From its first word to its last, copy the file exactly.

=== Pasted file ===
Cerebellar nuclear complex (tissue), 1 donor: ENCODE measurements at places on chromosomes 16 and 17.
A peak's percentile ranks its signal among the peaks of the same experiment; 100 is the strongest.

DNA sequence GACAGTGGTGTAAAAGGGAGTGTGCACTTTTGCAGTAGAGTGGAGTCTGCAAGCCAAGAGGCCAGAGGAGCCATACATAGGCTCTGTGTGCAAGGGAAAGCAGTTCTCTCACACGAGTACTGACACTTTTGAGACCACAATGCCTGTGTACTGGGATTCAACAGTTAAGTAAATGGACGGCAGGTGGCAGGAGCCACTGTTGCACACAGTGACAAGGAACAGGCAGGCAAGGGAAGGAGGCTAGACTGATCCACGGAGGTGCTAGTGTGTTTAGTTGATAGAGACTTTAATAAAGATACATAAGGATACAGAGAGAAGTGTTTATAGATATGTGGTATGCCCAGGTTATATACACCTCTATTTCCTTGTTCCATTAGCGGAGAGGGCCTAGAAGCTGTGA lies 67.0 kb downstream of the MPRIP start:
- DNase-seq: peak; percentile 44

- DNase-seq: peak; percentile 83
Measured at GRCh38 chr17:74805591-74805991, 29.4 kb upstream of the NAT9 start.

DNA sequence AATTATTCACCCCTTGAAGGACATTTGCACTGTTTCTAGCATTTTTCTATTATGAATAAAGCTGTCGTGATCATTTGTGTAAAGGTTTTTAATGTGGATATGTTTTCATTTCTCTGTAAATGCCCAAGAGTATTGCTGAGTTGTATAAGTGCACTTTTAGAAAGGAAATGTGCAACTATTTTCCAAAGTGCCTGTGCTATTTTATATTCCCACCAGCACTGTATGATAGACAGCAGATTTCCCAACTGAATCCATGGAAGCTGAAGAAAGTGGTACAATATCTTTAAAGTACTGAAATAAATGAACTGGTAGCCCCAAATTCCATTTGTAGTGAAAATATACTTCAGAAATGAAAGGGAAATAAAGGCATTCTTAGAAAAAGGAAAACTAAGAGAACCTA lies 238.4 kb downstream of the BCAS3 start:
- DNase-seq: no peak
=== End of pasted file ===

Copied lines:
Cerebellar nuclear complex (tissue), 1 donor: ENCODE measurements at places on chromosomes 16 and 17.
A peak's percentile ranks its signal among the peaks of the same experiment; 100 is the strongest.

DNA sequence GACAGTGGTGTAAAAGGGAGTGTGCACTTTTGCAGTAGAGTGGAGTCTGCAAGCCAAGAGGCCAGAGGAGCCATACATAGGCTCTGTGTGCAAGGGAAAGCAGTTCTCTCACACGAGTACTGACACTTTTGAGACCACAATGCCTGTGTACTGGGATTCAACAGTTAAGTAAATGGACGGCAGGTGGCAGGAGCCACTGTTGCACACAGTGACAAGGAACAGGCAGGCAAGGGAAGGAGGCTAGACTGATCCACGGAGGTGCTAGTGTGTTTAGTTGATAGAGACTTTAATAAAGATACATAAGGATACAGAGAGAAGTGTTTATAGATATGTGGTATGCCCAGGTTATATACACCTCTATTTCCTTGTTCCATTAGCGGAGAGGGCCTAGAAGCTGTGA lies 67.0 kb downstream of the MPRIP start:
- DNase-seq: peak; percentile 44

- DNase-seq: peak; percentile 83
Measured at GRCh38 chr17:74805591-74805991, 29.4 kb upstream of the NAT9 start.

DNA sequence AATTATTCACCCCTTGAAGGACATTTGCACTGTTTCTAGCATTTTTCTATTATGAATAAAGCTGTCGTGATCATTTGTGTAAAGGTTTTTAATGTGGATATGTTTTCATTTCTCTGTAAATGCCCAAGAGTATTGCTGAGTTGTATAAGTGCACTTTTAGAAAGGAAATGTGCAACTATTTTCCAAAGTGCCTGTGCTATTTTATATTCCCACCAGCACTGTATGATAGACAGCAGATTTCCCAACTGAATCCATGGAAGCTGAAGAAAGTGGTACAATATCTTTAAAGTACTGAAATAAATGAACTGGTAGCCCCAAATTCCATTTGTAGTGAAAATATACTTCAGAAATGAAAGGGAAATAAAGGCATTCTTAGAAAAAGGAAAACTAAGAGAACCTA lies 238.4 kb downstream of the BCAS3 start:
- DNase-seq: no peak